Believing the myth that cybersecurity is too expensive for small businesses is very dangerous because it's avoiding responsibility to address the problem based on the anticipated cost and fails to recognize that cybersecurity could be the most important investment that the business should be making, far more important than other investments that fall under “business as usual”. The thinking also fails to recognize that basic cybersecurity can be put in place without major expenditure.
If a small business owner comes to the view that cybersecurity is a priority issue and something they need to do address, then management will find the budget for cybersecurity measures to ensure that it survives a cyber-attack. The survival of the business should be and always is the top priority. Therefore, refusing to engage with cybersecurity on the grounds of expense is a critical mistake that needs to be avoided.
Truth Number 7 - Putting in place the basic technology controls, people training, and governance structures is not expensiveLet's look at the truth behind myth number seven, which is that putting in place the basic technology controls, some people training, and some governance structures is not expensive.
- The percentage of IT spending that's devoted to cybersecurity by small companies is usually very small. So, a certain amount of rethinking is required here. Quite often, cyber risk is the single biggest risk of the company and addressing it should be considered as an investment in business resilience, and not an unwelcome and on budgeted expense. In knowledge-based businesses, knowledge or intellectual property is the main business asset and cyber risk could be the single biggest risk of the business. This group includes firms of accountants, lawyers, architects, engineers, insurance brokers and financial advisors, to name just a few. These knowledge-based businesses are critically exposed to cyber risk and the very survival of the business could be at stake in a cyber incident. For these types of businesses, spending on cybersecurity is an investment in business resilience, not an unwelcome expense.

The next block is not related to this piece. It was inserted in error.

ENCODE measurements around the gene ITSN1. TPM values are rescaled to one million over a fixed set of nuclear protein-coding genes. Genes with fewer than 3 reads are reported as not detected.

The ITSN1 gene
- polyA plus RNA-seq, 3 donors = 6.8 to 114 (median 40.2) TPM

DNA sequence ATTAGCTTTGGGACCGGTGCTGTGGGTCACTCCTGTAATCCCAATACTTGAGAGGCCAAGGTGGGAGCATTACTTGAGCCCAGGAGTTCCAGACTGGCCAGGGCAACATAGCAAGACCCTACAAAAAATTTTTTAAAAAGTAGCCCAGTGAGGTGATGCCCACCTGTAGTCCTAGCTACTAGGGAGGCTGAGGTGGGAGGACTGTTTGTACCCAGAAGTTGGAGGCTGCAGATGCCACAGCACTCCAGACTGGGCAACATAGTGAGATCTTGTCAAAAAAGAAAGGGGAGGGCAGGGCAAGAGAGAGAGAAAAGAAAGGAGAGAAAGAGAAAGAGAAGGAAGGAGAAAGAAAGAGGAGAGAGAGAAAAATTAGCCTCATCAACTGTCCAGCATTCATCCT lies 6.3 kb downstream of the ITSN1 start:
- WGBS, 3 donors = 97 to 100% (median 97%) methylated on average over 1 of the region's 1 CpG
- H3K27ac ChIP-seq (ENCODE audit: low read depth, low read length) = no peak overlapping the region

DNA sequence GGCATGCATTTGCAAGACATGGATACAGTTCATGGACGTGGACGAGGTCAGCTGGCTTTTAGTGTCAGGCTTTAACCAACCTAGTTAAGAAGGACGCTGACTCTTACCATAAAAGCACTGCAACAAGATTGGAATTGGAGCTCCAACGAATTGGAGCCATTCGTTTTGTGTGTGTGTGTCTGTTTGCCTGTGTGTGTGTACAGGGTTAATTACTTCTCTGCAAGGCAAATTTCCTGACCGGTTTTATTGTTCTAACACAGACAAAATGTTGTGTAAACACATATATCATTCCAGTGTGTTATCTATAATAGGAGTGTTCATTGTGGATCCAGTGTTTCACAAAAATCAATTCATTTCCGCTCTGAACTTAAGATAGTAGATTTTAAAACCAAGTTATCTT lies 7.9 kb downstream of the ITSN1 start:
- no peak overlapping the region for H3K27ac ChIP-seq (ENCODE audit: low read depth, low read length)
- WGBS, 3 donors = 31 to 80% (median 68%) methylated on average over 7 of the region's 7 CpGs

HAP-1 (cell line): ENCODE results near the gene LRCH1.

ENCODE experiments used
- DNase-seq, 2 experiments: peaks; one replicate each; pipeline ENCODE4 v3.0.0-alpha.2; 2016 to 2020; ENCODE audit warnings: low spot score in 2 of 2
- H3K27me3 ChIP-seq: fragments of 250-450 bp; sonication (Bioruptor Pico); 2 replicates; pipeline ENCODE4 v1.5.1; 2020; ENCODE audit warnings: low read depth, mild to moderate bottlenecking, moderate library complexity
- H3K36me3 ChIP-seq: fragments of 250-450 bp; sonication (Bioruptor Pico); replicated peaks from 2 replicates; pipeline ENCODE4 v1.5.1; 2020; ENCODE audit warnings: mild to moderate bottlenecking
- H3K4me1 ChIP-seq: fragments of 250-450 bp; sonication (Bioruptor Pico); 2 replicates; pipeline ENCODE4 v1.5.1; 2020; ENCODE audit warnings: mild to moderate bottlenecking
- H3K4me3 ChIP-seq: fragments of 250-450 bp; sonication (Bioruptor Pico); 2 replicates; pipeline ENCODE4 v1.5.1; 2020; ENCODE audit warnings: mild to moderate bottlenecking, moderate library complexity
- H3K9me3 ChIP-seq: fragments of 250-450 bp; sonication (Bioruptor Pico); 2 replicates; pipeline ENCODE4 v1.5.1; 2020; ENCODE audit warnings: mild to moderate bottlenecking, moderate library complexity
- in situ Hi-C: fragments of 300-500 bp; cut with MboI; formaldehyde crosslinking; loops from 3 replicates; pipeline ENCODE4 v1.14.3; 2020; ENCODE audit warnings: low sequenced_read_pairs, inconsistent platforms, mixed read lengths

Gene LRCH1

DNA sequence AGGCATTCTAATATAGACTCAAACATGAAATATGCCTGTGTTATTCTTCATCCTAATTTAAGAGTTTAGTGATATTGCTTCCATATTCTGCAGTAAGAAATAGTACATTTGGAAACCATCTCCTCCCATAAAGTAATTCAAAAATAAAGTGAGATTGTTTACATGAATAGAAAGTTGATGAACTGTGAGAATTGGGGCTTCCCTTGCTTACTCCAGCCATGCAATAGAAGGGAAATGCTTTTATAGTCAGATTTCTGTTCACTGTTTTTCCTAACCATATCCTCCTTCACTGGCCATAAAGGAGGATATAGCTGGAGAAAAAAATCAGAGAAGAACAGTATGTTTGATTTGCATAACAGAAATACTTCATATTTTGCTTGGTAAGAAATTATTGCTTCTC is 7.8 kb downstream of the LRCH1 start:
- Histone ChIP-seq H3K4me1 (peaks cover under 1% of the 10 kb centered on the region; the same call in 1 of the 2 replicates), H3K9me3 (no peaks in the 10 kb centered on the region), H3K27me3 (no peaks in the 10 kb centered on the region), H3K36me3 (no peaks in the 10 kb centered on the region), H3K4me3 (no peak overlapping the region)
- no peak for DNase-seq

- We should acknowledge that cybersecurity can be a very expensive area for big companies requiring a constant and extensive investment. The threats are constantly changing, and most big companies will require a large budget for cybersecurity, particularly if they are in a highly exposed sector. However, small companies can put in place basic technology controls that every business needs. I've previously explained that the Cyber Essentials framework forms a very good basic starting point for this. And this can be done without an expensive process. In fact, there are many free technology tools available also.
- For People risk, licenses for cloud-based cyber training and awareness platforms are offered on a “per-person-per-month” basis. This isn't expensive for small companies because of the limited number of people involved. Additionally, there is free training available for people risk. Finally, for Governance risk, establishing the essential governance structures might require some management time and some effort, at least in the beginning. A limited budget for some external consultancy would be helpful to put in place the framework, processes, policies and procedures.
So, Truth Number seven is that putting in place basic technology controls, people training, and governance structures, doesn't need to be expensive and is well within the reach of most small companies.
Free Cyber Resilience Workshop
Thanks so much for reading today's post. I hope you found it helpful in exploding this myth and revealing the truth. Don't forget to register for the video workshop using the link survivingcyber.com/workshop. I hope to see you tomorrow as we dive deeper into "15 Dangerous Cybersecurity Myths You Probably Believe" so we can uncover the truth of how to keep your small business safe.